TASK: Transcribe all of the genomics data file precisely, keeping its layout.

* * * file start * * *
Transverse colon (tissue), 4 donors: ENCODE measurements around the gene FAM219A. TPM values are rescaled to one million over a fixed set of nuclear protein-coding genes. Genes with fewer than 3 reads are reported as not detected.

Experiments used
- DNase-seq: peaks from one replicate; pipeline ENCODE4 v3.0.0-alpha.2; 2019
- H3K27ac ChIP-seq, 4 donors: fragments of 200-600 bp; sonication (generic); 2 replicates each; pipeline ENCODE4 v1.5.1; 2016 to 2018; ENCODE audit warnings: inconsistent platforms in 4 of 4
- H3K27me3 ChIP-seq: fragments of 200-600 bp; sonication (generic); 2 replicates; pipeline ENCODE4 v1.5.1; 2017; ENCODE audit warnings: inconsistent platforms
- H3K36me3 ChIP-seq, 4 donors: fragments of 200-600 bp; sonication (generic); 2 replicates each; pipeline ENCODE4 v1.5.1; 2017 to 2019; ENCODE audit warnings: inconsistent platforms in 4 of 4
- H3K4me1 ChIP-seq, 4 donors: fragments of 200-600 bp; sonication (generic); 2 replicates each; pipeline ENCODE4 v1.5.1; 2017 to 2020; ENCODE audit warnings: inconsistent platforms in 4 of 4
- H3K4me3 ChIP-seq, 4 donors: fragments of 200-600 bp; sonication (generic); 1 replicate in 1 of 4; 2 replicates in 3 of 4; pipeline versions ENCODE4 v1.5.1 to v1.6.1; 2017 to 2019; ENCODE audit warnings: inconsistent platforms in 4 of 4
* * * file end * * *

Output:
Transverse colon (tissue), 4 donors: ENCODE measurements around the gene FAM219A. TPM values are rescaled to one million over a fixed set of nuclear protein-coding genes. Genes with fewer than 3 reads are reported as not detected.

Experiments used
- DNase-seq: peaks from one replicate; pipeline ENCODE4 v3.0.0-alpha.2; 2019
- H3K27ac ChIP-seq, 4 donors: fragments of 200-600 bp; sonication (generic); 2 replicates each; pipeline ENCODE4 v1.5.1; 2016 to 2018; ENCODE audit warnings: inconsistent platforms in 4 of 4
- H3K27me3 ChIP-seq: fragments of 200-600 bp; sonication (generic); 2 replicates; pipeline ENCODE4 v1.5.1; 2017; ENCODE audit warnings: inconsistent platforms
- H3K36me3 ChIP-seq, 4 donors: fragments of 200-600 bp; sonication (generic); 2 replicates each; pipeline ENCODE4 v1.5.1; 2017 to 2019; ENCODE audit warnings: inconsistent platforms in 4 of 4
- H3K4me1 ChIP-seq, 4 donors: fragments of 200-600 bp; sonication (generic); 2 replicates each; pipeline ENCODE4 v1.5.1; 2017 to 2020; ENCODE audit warnings: inconsistent platforms in 4 of 4
- H3K4me3 ChIP-seq, 4 donors: fragments of 200-600 bp; sonication (generic); 1 replicate in 1 of 4; 2 replicates in 3 of 4; pipeline versions ENCODE4 v1.5.1 to v1.6.1; 2017 to 2019; ENCODE audit warnings: inconsistent platforms in 4 of 4